As is often the case one sees with shapes drawn on maps, the circle was drawn as a pure geometric circle superimposed on a Mercator map projection. This is of course easy to do, but is misleading: strictly speaking, that pure shape suggests that all the radial lines would be Rhumb-lines (i.e., straight lines drawn on a Mercator projection). Although it looks like a circle, it really isn't: when drawn on the surface of a sphere (or more accurately, an ellipsoid) representing the Earth's 3D geometry, that simple Rhumb-line circle would be distorted. Instead, a circle drawn on the surface of the sphere (or ellipsoid) should be constructed from radial lines which are arcs of Great Circles rather than Rhumb-lines (note: such a circle, constructed from Great Circle arc radii, is actually called a Small Circle). The aforementioned distortion is greater for larger circles: but even at 500 miles radius, it is evident.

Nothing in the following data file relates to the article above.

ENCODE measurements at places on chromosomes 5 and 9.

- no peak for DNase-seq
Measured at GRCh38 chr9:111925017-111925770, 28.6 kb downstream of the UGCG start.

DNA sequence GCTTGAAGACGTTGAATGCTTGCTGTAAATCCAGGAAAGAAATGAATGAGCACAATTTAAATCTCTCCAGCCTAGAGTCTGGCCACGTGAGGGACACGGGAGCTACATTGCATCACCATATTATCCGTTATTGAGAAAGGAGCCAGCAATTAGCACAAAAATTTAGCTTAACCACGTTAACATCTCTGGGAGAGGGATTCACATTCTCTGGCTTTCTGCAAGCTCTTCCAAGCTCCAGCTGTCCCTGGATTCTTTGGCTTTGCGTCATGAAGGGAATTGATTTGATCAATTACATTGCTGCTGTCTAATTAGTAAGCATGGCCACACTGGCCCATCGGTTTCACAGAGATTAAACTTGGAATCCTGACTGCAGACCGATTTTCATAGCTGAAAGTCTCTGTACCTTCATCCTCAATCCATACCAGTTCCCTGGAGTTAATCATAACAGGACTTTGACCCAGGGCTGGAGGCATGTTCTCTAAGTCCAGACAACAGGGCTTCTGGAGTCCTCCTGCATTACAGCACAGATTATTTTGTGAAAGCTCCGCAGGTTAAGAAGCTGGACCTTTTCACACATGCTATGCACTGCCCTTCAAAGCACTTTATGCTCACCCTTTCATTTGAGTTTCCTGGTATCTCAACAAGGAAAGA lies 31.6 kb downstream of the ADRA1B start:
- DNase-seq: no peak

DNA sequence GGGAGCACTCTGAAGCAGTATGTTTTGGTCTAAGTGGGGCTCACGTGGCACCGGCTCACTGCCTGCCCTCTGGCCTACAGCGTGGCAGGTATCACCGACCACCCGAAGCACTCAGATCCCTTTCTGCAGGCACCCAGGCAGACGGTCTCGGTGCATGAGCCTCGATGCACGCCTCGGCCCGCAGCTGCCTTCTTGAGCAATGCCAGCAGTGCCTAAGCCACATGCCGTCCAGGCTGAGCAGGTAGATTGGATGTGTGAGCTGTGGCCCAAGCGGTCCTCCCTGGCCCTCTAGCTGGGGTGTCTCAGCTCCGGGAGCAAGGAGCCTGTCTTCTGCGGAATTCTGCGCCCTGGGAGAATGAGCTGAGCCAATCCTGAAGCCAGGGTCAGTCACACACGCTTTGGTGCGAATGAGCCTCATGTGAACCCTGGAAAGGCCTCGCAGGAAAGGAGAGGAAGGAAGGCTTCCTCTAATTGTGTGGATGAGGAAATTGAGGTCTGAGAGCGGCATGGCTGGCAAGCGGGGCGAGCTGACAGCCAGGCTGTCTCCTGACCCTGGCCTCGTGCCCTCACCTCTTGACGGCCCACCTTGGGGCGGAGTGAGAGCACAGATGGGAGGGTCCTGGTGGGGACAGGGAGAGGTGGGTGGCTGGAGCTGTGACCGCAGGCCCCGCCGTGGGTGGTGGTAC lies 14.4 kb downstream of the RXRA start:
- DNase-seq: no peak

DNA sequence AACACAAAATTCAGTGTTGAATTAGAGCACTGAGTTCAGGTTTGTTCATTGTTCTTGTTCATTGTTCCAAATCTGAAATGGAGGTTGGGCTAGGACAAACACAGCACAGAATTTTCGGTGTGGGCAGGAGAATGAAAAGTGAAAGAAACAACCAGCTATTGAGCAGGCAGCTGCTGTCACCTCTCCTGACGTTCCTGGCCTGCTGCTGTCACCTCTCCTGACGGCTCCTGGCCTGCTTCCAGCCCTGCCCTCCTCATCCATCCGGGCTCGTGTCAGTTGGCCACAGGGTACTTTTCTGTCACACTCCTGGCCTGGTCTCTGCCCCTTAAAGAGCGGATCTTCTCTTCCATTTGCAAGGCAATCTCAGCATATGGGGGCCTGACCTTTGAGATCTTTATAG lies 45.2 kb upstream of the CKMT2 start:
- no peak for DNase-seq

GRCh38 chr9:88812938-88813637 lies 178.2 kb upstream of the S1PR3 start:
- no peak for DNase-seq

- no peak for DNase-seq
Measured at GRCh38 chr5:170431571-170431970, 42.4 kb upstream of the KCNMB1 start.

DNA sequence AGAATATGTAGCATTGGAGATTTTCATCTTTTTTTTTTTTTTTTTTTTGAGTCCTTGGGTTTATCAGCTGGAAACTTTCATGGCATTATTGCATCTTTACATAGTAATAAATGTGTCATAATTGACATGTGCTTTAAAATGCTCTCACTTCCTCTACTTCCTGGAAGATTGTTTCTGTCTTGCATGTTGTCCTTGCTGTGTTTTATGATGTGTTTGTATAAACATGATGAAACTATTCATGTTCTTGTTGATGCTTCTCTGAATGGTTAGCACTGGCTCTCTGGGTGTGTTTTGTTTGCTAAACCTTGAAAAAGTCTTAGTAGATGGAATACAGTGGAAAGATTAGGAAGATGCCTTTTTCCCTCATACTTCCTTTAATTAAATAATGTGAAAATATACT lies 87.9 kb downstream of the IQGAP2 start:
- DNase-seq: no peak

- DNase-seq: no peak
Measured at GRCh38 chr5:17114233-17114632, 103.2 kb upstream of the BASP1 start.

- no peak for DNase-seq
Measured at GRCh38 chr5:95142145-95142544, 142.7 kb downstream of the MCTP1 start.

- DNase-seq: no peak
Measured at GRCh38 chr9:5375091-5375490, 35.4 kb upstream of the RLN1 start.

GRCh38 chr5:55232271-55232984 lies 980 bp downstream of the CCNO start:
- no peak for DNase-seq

The image below illustrates the point. The two "500 mile circles" are depicted: the one constructed from Rhumb-lines (which actually looks like a circle on this Mercator projection map), the other from Great Circles (which is actually distorted on the map, but would look like a circle when viewed on the surface of an ellipsoid). Both are centred on Leith (near Edinburgh, Scotland). Since distances aren't preserved under projection, I have (arbitrarily) set the northern-most point of each circle to be in the same location (at 500 miles along a Great Circle from Leith). All other points on the two shapes are different. In terms of perimeters and areas, the Rhumb-line derived circular shape is larger: perimeter 5,639 km; area 254,3000 sq-km, versus perimeter 5,038 km; area 202,8000 sq-km for the Great Circle derived shape. So, assuming The Proclaimers walk along Great Circles in their quest, they will cover a smaller area of land than if they simply drew a circle on a map and used that to navigate.